Glissade [glee-SAHD]: Glide. A traveling step carried out by gliding the working foot from fifth position (see feet, position of) in the required direction, with the other foot closing to it; can be either jumped or taken smoothly up onto pointe.
Grand [grahn]: Large. As, for example, in grand allegro.
Grand allegro [grahn ah-lay-GROH]: The larger jumps and traveling steps of an allegro.
Grand jeté [grahn zhuh-TAY]: A big, traveling jump in which both legs are outstretched in the air.
Grand plié [grahn plee-AY]: A position in which the legs are fully bent.


Jambe [zhahnb]: Leg
Jeté [zhuh-TAY]: Thrown. A jump from one foot to another in which the working leg is brushed into the air and appears to be thrown.


Line: The alignment, curves, and shapes made by the dancer's body.


Modern Ballet: A type of ballet that originated in the 20th century.


Notation: Various systems of recording the choreography of ballets in writing, including Benesh notation and Labanotation.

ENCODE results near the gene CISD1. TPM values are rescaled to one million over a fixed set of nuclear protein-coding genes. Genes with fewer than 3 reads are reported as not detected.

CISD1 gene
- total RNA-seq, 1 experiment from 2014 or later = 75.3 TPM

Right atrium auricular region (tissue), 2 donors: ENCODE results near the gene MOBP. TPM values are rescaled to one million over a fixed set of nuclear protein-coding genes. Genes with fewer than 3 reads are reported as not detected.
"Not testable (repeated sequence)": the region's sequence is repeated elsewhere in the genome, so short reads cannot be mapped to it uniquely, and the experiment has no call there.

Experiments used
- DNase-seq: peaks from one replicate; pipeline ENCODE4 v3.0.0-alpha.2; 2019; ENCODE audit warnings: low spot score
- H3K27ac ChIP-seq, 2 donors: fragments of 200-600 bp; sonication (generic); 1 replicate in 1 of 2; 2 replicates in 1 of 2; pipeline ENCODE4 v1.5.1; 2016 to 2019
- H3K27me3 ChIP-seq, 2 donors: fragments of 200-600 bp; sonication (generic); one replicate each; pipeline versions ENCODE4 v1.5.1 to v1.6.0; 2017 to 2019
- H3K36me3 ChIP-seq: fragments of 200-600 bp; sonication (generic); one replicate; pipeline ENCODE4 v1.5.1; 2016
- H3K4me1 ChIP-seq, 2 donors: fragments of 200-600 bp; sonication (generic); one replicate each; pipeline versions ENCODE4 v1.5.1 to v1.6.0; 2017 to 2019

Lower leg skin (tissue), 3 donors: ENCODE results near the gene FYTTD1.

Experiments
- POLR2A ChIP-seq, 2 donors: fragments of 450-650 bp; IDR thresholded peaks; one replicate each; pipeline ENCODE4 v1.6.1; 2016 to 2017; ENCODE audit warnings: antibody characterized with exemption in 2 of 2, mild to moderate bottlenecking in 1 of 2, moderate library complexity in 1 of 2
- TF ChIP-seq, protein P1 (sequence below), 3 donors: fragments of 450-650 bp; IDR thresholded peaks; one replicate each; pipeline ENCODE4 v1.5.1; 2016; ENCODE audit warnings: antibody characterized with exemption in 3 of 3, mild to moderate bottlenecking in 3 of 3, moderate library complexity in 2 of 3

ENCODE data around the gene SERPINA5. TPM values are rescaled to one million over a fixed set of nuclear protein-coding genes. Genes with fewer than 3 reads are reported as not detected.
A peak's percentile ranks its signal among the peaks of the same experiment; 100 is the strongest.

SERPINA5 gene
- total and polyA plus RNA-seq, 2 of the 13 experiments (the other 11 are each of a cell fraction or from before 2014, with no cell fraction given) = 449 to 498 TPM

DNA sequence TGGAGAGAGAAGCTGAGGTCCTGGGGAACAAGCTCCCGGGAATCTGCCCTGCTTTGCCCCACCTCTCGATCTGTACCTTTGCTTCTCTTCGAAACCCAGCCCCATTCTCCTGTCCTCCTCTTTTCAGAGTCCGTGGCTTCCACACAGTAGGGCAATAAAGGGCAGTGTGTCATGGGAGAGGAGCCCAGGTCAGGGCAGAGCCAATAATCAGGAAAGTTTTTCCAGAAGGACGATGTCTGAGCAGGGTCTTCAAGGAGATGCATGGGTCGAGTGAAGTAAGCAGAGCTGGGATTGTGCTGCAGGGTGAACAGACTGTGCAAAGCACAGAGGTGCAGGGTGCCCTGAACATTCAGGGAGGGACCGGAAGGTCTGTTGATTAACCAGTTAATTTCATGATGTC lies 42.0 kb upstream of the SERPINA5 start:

Pas [pah]: Step. As, for example, in pas de chat.
Pas de bourrée [pah duh boo-RAY]: Step of the bourrée. An old French dance refined and developed in classical ballet; involves shifting the weight of the body from one foot to the other several times.
Pas de chat [pah duh SHAH]: Step of the cat. A jump in various forms that resembles the steps of a cat.
Pas de deux [pah duh duh]: A dance for two people.
Pas de quatre [pah duh KA-truh]: A dance for four.
Pas de trois [pah duh trwah]: A dance for three.
Passé [pah-SAY]: A movement in which the pointed foot of the working leg passes the knee of the supporting leg.
Penché [pen-SHAY]: Leaning or titled. As, for example, in arabesque penchée, when the raised leg goes very high as the body leans forward.
Petit [puh-TEE]: Small. As, for example, in petit battement.
Petit allegro [puh-TEE ah-lay-GROH]: The smaller jumps and traveling steps of an allegro.
Pied [pyay]: Foot.
Pirouette [peer-WET]: Spinning top. A particular way of turning in place on one leg.
Plié [plee-AY]: Bent. A bending of the knee(s).
Port de bras [pawr duh brah]: Carriage of the arms. A movement of the arms to and through various positions.